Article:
How can Labour claim to be able to transform Britain, if it cannot democratise its own opaque and moribund structures? A mass membership party should aspire to create new social, communicative and material capacities, and to do so at speed.
Between 2015 and 2019 the left in the UK contended for national power with a very particular strategy. Labour in Parliament was to be kept as united as possible and the structures of the party were to be kept more or less unreformed. The leadership team would develop a social-democratic policy platform while addressing concerns about affordability and fiscal responsibility. The special conditions of a general election would then create an opportunity for a kind of radical disenchantment. The interlocking fantasies and demobilising fictions that keep Toryism in place as the political default would be disentangled sufficiently to permit the election of a Labour government with a mandate for far-reaching change. A mass membership, supported by new media resources and the charisma of a transformative programme, would be enough to achieve cut-through.
In 2017 the approach seemed to have a great deal to recommend it. We will never know exactly why a strategy that worked well once failed when tried again. There are too many variables, too many unknowns. But we should avoid the easy route of blaming the leadership. The Labour Party didn't lose: it was beaten. Whatever flaws Corbyn had, whatever mistakes his team made, were trivial compared to the overwhelming power of his opponents to malign Labour and exonerate themselves.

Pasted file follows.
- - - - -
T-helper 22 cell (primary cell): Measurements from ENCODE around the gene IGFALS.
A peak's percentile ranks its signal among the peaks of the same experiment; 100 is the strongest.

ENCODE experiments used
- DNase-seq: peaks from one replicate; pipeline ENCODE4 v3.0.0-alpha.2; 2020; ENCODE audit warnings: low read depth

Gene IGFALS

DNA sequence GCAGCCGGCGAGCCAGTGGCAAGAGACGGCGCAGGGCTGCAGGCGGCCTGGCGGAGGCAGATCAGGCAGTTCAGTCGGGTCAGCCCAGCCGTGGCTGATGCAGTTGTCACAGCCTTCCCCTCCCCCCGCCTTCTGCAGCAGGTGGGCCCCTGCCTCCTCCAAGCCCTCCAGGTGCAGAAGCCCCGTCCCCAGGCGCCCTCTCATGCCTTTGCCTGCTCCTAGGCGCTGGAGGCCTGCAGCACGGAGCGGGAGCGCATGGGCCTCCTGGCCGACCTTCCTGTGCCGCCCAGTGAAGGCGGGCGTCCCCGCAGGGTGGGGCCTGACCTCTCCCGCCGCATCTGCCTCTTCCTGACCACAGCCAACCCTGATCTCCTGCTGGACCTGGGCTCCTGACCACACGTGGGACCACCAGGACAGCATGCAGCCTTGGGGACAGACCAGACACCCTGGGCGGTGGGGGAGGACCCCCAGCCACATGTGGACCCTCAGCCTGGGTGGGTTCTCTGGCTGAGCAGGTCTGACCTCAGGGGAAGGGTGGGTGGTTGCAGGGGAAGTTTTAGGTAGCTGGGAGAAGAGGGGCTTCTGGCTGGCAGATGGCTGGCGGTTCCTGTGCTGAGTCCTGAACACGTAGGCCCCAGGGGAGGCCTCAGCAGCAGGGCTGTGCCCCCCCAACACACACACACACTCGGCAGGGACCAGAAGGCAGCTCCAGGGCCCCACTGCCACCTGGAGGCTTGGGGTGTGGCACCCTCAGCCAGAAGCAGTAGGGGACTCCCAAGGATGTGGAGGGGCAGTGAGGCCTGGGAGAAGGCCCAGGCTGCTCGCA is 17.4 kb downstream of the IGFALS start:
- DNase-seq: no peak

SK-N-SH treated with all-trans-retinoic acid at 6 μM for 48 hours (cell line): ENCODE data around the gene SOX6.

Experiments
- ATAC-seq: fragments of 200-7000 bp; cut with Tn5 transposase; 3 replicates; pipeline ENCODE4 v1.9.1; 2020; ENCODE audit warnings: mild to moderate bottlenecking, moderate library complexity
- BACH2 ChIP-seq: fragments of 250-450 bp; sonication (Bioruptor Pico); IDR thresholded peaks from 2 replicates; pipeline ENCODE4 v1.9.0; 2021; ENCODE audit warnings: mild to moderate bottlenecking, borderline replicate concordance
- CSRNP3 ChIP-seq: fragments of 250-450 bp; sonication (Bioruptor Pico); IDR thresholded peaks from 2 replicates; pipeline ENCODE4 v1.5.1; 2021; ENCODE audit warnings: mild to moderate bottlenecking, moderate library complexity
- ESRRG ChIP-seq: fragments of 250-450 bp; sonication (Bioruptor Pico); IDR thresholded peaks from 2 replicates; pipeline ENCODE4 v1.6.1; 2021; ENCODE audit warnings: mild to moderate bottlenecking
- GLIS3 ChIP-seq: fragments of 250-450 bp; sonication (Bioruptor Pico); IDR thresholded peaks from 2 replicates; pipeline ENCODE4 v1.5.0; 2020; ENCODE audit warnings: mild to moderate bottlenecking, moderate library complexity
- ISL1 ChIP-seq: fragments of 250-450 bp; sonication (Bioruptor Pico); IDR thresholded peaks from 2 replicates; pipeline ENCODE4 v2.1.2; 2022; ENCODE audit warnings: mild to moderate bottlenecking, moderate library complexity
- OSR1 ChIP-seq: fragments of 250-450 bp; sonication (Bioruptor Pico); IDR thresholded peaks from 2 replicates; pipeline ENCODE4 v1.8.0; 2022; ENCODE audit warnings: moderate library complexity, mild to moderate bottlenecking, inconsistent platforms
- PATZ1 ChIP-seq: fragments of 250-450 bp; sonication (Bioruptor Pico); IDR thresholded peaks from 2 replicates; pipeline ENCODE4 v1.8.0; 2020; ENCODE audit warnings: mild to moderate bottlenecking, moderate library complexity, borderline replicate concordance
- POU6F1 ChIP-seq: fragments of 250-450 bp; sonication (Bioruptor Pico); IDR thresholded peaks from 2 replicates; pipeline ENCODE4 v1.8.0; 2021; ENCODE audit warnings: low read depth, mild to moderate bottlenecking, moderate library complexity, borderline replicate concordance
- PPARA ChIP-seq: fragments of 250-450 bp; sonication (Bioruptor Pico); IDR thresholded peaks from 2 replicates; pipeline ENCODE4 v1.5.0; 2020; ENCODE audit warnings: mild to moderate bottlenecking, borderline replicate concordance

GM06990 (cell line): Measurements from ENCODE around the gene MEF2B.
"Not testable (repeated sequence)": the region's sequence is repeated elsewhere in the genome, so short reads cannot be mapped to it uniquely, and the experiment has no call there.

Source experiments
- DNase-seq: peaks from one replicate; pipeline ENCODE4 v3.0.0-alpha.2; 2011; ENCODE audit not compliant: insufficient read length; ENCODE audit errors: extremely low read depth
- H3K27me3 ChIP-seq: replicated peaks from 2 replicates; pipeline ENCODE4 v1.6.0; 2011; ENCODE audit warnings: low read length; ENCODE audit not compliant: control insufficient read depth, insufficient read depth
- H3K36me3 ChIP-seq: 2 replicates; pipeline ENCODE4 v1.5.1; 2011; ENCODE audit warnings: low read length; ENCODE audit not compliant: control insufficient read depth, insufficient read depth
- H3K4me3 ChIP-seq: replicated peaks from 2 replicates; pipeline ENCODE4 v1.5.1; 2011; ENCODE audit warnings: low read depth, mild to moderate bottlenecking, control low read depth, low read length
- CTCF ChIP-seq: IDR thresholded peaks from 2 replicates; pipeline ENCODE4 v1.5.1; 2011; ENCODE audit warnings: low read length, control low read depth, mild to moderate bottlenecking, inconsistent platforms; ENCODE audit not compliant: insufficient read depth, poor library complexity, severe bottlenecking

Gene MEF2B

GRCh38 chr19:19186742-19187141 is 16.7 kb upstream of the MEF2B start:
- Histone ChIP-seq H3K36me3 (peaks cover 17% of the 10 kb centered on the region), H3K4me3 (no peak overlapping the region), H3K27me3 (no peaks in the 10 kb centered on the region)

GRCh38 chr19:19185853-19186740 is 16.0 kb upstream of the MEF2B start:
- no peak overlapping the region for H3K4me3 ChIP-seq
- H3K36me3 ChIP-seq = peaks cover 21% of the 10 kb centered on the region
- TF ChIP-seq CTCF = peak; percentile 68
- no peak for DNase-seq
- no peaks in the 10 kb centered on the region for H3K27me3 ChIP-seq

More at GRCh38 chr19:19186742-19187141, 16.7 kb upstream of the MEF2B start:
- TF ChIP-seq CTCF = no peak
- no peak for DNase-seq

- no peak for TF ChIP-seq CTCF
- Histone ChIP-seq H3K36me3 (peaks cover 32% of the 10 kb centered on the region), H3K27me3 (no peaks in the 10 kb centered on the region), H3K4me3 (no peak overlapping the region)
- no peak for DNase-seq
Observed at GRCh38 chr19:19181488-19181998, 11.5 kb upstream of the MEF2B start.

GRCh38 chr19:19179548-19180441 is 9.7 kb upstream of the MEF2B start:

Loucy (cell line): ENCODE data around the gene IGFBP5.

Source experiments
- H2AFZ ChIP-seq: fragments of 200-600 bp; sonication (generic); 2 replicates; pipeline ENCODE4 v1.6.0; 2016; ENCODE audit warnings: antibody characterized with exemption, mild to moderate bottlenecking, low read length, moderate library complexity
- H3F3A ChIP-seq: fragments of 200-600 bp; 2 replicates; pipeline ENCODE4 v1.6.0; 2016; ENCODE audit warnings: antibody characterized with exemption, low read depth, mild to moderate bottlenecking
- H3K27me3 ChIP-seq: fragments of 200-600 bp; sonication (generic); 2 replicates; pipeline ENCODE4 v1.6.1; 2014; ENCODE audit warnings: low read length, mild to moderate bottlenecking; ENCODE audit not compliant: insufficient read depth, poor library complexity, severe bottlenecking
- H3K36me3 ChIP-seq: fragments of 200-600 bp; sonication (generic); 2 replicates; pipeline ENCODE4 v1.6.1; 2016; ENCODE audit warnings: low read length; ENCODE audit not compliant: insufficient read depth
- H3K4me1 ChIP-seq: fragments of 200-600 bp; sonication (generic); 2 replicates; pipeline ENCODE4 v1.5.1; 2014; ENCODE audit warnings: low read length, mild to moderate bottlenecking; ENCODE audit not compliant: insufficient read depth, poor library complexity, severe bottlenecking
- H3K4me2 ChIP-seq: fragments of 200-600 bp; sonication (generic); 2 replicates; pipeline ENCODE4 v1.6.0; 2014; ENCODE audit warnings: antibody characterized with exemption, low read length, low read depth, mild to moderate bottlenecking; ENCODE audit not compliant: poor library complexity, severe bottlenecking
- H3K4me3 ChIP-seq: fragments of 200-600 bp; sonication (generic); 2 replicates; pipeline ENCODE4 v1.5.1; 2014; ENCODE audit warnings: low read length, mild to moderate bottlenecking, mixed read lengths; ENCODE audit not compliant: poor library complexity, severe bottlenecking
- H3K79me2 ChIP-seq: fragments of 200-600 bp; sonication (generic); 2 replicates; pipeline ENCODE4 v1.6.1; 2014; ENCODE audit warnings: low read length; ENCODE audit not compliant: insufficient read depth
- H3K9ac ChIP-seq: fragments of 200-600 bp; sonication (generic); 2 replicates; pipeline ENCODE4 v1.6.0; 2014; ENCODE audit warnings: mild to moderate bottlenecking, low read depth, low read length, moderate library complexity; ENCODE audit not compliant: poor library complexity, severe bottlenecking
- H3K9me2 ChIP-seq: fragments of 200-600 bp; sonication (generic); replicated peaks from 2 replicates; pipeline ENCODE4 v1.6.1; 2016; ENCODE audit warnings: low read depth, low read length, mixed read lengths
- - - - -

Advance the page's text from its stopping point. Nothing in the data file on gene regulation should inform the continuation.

Nevertheless, we have to be honest about what the election tells us. It is clear that the Labour Party in its current form, operating in the current structure of communications, cannot win on a social-democratic prospectus. It had a manifesto that was equal to the challenges we face as a country, the climate emergency above all. It had a mass membership mobilised to argue for this manifesto. But it could not overcome a relentless campaign against Corbyn and the party he led, a campaign that encompassed large parts of the media and some former Labour MPs, as well the Conservative Party and its allies in the economic elite.
After the defeat Labour Party faces a choice. It can give up on the Green New Deal, the re-nationalisation of key sectors of the economy, the restoration of workers' rights and expansion of democracy. It can accept that its role is limited to that of a moderating influence on British capitalism, and then wait until the Conservatives are so exhausted in office that the guardians of capital and their media auxiliaries are willing to allow a chastened opposition to occupy Downing Street. This process will take years, if it occurs at all.
Or the Labour Party can finally accept that, if it wants to transform the UK, it must first transform itself.
The urgency of party reform
This alternative, though much...